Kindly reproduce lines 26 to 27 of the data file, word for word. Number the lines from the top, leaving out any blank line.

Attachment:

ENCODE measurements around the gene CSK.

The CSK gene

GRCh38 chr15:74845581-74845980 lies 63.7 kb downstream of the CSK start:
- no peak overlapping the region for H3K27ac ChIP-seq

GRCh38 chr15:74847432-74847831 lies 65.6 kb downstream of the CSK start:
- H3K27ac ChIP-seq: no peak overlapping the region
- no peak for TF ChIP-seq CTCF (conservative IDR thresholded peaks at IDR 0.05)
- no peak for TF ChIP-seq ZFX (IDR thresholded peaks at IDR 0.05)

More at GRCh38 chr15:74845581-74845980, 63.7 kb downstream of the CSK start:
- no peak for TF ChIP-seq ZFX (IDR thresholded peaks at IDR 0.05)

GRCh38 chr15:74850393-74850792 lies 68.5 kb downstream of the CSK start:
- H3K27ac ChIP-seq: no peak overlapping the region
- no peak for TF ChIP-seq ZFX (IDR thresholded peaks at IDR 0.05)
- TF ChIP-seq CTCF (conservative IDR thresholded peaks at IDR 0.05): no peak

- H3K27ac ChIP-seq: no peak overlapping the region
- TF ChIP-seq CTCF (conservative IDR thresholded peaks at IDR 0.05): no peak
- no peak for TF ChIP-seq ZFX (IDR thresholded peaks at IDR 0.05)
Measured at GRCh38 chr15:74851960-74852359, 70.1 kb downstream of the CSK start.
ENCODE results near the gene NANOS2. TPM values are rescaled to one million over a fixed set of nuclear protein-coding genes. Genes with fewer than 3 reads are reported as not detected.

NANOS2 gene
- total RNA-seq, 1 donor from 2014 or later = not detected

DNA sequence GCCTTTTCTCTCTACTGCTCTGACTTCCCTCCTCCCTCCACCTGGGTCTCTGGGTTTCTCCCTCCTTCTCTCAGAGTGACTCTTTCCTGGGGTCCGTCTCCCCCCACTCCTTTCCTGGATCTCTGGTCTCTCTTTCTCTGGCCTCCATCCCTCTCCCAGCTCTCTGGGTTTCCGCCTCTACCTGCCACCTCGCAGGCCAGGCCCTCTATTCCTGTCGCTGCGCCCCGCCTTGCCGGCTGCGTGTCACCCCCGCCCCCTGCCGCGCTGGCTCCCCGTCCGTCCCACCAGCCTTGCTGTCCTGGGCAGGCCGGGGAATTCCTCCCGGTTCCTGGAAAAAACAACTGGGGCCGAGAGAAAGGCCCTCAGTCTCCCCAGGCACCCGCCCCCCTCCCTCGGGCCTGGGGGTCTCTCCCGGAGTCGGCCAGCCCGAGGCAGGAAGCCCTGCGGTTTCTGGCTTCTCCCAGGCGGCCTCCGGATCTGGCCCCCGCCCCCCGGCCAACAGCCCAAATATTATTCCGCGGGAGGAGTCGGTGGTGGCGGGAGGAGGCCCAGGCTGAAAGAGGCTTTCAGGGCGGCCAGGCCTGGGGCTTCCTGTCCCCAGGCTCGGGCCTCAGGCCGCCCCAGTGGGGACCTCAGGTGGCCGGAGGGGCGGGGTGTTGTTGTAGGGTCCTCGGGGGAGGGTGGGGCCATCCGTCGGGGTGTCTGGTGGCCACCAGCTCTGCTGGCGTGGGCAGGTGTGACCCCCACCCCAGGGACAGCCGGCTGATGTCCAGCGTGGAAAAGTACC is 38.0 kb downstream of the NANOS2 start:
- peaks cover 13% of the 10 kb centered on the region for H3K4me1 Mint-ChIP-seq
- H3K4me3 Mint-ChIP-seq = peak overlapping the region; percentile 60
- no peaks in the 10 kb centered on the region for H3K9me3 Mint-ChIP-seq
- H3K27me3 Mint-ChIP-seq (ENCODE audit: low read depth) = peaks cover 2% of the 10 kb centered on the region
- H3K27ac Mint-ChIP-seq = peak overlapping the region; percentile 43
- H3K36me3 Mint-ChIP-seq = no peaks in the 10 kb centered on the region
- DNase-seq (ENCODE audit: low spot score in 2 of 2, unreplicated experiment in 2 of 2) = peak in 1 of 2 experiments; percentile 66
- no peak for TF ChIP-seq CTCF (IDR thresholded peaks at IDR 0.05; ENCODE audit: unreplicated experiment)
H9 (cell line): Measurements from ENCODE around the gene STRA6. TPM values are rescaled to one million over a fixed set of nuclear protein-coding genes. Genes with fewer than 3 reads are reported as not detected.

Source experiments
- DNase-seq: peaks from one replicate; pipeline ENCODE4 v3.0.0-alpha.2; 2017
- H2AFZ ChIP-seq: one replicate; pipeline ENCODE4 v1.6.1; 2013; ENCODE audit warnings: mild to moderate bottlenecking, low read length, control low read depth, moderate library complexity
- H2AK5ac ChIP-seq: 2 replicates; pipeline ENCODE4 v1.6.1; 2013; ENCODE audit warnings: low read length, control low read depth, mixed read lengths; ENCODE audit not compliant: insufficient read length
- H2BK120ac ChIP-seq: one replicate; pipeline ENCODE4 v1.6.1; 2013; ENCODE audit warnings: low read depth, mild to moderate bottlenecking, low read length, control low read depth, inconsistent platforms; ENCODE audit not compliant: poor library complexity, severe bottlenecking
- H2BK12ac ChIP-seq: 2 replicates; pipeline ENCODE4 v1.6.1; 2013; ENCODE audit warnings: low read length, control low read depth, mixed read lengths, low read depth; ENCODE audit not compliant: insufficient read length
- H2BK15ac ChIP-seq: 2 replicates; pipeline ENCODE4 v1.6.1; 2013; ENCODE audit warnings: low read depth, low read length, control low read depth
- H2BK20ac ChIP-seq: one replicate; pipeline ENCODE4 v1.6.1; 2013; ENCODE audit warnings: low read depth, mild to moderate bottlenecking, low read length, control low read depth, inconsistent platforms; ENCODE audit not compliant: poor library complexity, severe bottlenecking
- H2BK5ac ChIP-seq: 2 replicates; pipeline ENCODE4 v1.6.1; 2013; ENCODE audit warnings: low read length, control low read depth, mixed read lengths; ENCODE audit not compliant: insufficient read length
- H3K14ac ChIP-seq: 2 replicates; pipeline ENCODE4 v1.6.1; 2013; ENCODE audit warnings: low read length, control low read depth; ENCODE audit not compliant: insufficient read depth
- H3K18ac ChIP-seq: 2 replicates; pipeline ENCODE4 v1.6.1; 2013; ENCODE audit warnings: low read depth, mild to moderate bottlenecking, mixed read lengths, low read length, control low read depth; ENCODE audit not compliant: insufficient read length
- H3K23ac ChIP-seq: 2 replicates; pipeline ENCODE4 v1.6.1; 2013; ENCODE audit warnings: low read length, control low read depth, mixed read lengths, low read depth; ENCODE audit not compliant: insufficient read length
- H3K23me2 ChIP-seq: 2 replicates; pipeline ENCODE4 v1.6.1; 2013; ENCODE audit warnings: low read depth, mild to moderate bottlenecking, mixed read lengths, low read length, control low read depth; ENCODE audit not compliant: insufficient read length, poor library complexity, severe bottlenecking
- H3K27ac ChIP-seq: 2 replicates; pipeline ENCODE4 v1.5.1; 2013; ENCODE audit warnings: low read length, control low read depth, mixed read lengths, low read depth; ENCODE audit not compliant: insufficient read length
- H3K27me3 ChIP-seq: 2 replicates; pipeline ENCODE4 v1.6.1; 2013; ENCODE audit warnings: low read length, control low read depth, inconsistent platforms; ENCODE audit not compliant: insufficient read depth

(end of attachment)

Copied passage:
- H3K27me3 Mint-ChIP-seq (ENCODE audit: low read depth) = peaks cover 2% of the 10 kb centered on the region
- H3K27ac Mint-ChIP-seq = peak overlapping the region; percentile 43